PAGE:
Hannah the Explorer

IMG_0145By Hannah Paquette

Art By: Grace Monahan

 

Dora the Explorer was, in my opinion, one of the greatest shows I had the pleasure of watching when I was young. If the tv was on, there was a good chance my sister and I had our eyes glued to the screen, watching Dora on her adventures while snacking on some Goldfish crackers. We watched it daily, generally when we were eating our lunches at the edge of our kitchen (as close as our mom would allow us to get to the tv while we consumed our meal). My appreciation for Dora translated well beyond the screen though: I had Dora-themed everything. Toys, backpacks, clothing, DVDs, etc. One could say I was a very big fan.

During one birthday celebration when I was around four or five, I had finished opening what I thought to be all my presents when my mom told me to sit down in front of the tv. “I have another surprise,” she told me, as I scooted myself towards the screen. She placed a disc in the DVD player, and turned on the screen. The words ‘Hannah the Explorer’ flashed across the tv, and suddenly, there I was on the screen. Somewhat.

The intro sequence for Dora the Explorer began, but instead of Dora’s head on her body, it was a poorly trimmed photo of my own head. Dora was no longer herself; she was me. This did not go over well.

It took me a minute to understand what was happening. I stared at the screen, unable to move or say anything, in complete shock. I was too scared to do anything. Once I shook myself out of the shock, I began crying, and begging my mom to turn the tv off. I thought I had replaced Dora, and that she no longer existed, since I had essentially taken over her body. What would all the other kids out there think? Would the new episodes focus on me? I thought to myself. As a shy, very reserved child, I became incredibly stressed at the idea that I could be starring in the series now. I couldn’t fully process what was actually happening, being too young to understand that I had not, in fact, replaced Dora entirely. My mom was distraught; she thought I would love the customized episode since I was such a big fan. My parents scrambled to turn it off and calm me down, while my older sister watched from the other side of the room, also struggling to process what was happening. My parent’s whisked away the DVD as one of them sat with me, asking me to take deep breaths and relax. That was the last time I saw the disc.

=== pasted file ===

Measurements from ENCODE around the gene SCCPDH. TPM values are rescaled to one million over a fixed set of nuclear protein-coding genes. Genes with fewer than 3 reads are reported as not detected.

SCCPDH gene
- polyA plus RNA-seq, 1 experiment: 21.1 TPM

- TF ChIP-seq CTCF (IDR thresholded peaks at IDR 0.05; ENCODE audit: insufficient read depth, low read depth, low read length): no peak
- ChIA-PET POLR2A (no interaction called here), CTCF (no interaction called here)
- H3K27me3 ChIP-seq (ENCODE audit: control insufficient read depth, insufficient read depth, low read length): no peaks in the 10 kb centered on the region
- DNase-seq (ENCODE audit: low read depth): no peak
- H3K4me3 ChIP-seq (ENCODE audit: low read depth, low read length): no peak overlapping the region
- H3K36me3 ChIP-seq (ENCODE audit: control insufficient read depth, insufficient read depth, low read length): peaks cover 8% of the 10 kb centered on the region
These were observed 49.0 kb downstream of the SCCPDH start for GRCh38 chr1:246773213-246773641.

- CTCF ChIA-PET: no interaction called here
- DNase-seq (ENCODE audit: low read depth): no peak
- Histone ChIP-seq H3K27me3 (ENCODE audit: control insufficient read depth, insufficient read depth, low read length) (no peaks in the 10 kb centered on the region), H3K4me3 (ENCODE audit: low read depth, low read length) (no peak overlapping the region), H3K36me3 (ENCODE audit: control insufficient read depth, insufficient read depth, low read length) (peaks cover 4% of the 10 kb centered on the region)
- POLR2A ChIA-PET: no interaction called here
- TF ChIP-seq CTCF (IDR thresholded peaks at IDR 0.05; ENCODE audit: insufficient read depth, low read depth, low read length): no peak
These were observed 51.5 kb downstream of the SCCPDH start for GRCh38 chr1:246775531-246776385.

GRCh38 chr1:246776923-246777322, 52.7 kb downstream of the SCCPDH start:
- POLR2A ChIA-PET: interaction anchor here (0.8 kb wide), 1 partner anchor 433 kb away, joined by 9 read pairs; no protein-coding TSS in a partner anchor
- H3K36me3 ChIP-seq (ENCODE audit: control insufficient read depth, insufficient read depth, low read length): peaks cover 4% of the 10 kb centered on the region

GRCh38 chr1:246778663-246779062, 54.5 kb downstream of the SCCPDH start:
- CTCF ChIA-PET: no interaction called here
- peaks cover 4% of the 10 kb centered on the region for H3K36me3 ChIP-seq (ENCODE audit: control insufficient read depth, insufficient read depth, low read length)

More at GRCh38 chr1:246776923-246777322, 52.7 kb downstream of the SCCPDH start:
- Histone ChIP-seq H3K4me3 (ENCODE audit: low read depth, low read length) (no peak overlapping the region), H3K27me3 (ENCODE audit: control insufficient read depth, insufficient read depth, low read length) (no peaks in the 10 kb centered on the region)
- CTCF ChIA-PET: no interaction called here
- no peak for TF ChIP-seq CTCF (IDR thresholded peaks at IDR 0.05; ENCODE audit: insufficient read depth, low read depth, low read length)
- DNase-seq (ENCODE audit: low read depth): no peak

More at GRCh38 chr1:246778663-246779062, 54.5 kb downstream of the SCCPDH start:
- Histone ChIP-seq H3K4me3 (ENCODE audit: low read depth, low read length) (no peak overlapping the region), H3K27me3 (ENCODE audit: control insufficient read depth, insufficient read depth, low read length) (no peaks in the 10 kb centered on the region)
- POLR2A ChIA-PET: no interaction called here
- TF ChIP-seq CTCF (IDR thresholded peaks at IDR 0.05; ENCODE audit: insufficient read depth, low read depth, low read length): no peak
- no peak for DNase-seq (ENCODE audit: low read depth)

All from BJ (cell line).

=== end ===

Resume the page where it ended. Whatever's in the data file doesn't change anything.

Somewhere within my house my mom has the DVD hidden, and refuses to get rid of it. “We have to watch it one day,” she always says to me when it’s brought up, “We never even got past the first five minutes!” She even refuses to let me know where she’s put it, since her and I both know that if I was able to find it, I’d destroy it. I will never agree to watch it though; at this point, I’d prefer to leave that hilarious trauma in the past.